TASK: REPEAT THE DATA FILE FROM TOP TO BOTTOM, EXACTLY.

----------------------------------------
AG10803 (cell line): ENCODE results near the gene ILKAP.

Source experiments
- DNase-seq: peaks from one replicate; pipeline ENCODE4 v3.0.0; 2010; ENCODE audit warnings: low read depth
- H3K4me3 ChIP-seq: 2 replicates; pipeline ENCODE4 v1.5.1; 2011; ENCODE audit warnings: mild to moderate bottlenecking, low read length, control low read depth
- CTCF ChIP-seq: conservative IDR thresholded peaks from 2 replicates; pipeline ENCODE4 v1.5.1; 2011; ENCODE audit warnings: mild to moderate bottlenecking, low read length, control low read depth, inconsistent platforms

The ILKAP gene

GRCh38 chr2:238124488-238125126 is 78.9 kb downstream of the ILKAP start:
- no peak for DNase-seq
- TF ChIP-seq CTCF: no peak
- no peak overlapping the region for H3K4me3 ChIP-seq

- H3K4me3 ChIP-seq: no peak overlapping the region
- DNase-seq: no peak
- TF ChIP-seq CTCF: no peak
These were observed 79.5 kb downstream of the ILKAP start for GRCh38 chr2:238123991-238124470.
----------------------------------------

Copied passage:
AG10803 (cell line): ENCODE results near the gene ILKAP.

Source experiments
- DNase-seq: peaks from one replicate; pipeline ENCODE4 v3.0.0; 2010; ENCODE audit warnings: low read depth
- H3K4me3 ChIP-seq: 2 replicates; pipeline ENCODE4 v1.5.1; 2011; ENCODE audit warnings: mild to moderate bottlenecking, low read length, control low read depth
- CTCF ChIP-seq: conservative IDR thresholded peaks from 2 replicates; pipeline ENCODE4 v1.5.1; 2011; ENCODE audit warnings: mild to moderate bottlenecking, low read length, control low read depth, inconsistent platforms

The ILKAP gene

GRCh38 chr2:238124488-238125126 is 78.9 kb downstream of the ILKAP start:
- no peak for DNase-seq
- TF ChIP-seq CTCF: no peak
- no peak overlapping the region for H3K4me3 ChIP-seq

- H3K4me3 ChIP-seq: no peak overlapping the region
- DNase-seq: no peak
- TF ChIP-seq CTCF: no peak
These were observed 79.5 kb downstream of the ILKAP start for GRCh38 chr2:238123991-238124470.